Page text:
After the Floods
Living on the Gulf coast means hurricanes and tropical storms. Preparing for hurricanes is much like preparing for a blizzard in the Midwest,…stock up on nonperishable items, make sure you have all your medications and are prepared to stay in your home for at least a week without any outside resources …..or leaving with same to parts unknown.
We have evacuated twice—once with two vehicles–I had three little boys and a cat along with a few snacks and a few extra clothes; once to position myself for work with husband in a small hospital. It was nerve wracking to see the same videos posted by the national networks, the newspapers working on printing human interest stories instead of information.
Then came Rita, Humberto, and Ike—the loss of many of our wonderful old live oak trees and the slow recovery efforts despite hordes of swamp mosquitoes requiring the Air Force to spray and so many helicopters flying overhead.
And then the flooding with the torrential rains from tropical storm Harvey and now Imelda, Laura, and the two Greek storms. Although Harvey was in the fall of 2017, people are still not back in their homes, money for recovery is slowly trickling in—-and the same houses that some people just repaired have flooded again. Blue tarped roofs are everywhere and with the pandemic and its isolation, recovery has been difficult.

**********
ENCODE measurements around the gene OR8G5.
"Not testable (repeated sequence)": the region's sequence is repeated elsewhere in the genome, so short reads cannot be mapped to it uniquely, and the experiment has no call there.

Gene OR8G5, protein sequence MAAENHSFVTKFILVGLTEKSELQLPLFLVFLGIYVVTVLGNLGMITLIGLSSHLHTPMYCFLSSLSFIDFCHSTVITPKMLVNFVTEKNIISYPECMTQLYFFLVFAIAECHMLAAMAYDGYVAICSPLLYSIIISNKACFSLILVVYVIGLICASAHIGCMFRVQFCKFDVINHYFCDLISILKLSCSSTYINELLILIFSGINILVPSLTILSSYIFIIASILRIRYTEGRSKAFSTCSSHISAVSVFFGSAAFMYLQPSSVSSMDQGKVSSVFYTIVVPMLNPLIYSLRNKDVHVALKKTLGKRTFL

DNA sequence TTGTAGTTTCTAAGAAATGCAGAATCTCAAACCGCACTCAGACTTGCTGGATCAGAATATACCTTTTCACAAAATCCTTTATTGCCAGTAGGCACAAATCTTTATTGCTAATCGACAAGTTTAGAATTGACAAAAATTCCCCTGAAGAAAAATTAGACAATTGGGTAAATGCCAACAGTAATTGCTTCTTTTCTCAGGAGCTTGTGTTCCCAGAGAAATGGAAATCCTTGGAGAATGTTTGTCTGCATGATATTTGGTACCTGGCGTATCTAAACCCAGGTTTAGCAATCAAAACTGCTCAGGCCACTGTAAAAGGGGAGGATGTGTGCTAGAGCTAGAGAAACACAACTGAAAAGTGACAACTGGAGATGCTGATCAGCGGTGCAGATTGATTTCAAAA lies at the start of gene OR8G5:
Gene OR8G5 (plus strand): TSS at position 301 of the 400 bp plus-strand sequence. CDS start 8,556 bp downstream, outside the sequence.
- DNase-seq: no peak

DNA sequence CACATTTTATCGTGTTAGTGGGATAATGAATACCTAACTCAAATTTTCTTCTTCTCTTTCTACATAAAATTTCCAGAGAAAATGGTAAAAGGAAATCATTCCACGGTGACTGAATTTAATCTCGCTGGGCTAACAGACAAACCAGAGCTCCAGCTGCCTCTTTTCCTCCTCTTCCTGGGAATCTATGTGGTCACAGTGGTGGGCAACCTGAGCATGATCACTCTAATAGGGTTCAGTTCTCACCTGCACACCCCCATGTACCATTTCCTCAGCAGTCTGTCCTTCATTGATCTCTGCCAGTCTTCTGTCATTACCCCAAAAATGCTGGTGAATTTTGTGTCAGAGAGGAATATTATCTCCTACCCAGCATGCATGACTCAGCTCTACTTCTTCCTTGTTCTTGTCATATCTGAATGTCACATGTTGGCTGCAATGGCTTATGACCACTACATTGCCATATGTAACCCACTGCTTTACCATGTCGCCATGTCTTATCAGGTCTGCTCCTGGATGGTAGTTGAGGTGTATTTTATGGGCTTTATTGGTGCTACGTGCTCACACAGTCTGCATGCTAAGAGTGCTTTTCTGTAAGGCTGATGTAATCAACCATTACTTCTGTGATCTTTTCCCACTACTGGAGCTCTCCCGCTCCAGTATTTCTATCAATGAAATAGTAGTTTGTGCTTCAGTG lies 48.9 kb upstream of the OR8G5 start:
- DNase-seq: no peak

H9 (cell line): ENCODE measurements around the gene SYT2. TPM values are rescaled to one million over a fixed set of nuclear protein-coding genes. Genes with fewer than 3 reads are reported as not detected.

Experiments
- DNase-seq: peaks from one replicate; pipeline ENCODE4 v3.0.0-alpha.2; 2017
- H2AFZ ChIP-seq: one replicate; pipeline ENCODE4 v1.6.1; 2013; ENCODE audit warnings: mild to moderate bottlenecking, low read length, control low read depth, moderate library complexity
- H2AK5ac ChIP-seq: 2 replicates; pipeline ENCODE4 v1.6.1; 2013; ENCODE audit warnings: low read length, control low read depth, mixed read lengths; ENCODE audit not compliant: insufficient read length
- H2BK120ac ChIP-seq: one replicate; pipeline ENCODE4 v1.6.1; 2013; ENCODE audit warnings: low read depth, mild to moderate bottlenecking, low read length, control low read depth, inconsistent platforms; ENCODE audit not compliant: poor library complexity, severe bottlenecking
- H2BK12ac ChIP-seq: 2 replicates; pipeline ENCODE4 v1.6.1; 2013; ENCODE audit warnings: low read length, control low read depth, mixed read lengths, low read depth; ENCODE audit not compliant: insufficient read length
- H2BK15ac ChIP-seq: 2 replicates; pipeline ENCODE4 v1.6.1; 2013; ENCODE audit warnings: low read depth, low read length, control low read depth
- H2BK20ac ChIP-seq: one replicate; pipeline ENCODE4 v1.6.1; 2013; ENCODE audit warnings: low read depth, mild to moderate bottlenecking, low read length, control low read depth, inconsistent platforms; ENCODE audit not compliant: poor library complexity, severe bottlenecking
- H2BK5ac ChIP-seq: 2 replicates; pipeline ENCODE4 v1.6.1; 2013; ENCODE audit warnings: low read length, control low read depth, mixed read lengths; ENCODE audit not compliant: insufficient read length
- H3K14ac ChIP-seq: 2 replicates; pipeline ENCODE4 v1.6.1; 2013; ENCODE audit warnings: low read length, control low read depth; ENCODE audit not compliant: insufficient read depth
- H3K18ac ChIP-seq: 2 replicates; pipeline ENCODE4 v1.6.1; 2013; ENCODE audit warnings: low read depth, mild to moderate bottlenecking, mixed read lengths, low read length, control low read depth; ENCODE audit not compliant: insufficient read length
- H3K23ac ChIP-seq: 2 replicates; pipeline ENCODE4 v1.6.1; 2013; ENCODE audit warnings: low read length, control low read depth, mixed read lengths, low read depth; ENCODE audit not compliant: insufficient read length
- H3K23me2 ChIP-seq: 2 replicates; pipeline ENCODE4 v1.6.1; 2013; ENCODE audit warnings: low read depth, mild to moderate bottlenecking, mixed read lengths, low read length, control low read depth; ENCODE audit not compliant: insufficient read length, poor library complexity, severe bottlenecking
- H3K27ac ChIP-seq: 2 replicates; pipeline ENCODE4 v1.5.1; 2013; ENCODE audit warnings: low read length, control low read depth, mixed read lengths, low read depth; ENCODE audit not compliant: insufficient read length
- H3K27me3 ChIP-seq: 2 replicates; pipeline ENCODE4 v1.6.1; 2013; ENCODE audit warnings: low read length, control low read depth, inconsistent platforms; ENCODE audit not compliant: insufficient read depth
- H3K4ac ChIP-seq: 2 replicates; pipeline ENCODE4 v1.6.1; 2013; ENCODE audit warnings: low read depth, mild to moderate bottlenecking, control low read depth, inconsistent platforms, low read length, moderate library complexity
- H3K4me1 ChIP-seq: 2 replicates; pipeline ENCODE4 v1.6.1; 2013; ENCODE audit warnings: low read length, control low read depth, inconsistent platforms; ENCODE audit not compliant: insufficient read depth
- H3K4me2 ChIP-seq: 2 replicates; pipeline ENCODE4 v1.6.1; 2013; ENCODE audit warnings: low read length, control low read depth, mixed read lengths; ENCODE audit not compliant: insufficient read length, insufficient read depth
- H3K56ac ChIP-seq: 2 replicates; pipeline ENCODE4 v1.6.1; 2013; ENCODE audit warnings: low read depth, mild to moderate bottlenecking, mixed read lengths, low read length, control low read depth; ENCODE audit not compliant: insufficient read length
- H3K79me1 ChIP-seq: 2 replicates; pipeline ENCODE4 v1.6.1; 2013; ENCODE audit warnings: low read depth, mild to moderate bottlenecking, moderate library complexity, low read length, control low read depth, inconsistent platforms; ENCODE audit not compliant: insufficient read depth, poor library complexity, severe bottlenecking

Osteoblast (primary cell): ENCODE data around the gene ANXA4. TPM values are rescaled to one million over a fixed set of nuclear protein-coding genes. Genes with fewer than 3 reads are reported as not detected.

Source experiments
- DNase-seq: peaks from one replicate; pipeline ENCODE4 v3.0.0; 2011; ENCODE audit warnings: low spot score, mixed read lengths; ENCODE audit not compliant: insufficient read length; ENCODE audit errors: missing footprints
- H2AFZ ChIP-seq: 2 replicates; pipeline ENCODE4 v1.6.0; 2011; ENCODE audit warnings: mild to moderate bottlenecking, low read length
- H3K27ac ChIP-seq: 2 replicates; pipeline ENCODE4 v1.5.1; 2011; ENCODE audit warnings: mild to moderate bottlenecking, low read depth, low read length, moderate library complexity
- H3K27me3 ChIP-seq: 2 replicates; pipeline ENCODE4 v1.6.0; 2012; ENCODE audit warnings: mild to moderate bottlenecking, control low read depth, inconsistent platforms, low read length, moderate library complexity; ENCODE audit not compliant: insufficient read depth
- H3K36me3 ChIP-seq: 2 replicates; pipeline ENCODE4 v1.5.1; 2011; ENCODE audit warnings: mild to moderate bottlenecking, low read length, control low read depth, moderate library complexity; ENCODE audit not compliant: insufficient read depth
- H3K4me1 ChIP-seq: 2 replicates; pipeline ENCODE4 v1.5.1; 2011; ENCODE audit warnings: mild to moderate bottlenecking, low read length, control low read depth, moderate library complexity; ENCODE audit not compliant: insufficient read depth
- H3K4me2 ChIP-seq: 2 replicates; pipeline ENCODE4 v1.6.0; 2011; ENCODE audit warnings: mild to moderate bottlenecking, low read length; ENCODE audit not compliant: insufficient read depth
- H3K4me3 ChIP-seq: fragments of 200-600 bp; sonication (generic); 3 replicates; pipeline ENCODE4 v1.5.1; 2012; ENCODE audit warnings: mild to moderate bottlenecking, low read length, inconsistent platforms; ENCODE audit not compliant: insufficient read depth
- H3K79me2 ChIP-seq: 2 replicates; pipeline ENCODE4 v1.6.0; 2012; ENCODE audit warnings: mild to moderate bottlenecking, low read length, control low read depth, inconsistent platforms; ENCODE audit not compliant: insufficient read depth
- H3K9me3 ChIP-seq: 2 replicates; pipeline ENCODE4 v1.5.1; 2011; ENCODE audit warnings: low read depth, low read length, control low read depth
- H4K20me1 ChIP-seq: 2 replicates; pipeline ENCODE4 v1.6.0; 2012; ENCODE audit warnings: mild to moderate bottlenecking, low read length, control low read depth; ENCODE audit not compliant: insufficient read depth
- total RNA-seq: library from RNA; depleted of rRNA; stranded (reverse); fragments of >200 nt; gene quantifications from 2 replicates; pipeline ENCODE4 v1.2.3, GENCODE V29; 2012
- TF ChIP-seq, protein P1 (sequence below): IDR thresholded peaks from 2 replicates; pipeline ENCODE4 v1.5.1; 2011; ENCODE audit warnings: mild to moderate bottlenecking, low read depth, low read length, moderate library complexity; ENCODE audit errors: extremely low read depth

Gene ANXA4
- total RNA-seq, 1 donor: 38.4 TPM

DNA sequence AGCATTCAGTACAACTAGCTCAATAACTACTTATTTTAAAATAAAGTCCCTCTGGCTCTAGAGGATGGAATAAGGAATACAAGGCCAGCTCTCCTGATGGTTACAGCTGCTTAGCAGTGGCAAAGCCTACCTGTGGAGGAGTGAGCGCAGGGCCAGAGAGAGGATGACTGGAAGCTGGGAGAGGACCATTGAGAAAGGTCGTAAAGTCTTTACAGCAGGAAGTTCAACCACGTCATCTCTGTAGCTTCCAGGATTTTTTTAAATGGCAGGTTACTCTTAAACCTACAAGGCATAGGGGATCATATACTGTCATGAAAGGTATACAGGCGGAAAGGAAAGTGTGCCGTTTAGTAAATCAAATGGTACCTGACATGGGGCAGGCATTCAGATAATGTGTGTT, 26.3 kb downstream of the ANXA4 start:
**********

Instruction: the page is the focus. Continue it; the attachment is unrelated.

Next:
The local grocery store took on a foot of water, a car dealership the same or more. One business had the air conditioner fall through the flat roof–destroying everything inside.
This week has brought cool weather and rain—thunder and lightening. Toby hides under the knee hole of my desk, needs to be on a leash to go outside for her bathroom break, and we have been asked to reduce our energy usage due to power shortages. After our February freeze and our ‘rolling blackouts’ that lasted for hours here but days elsewhere, we were all more than a bit apprehensive.
While ‘climate change’ is a popular media topic subject to scare tactics, hurricane season is approaching. I begin to stock up in May—cases/gallons of bottled water, canned goods requiring little preparation other than reheating on the gas cook-top and a fresh cannister of ground coffee—-if there is coffee in the morning—life is good.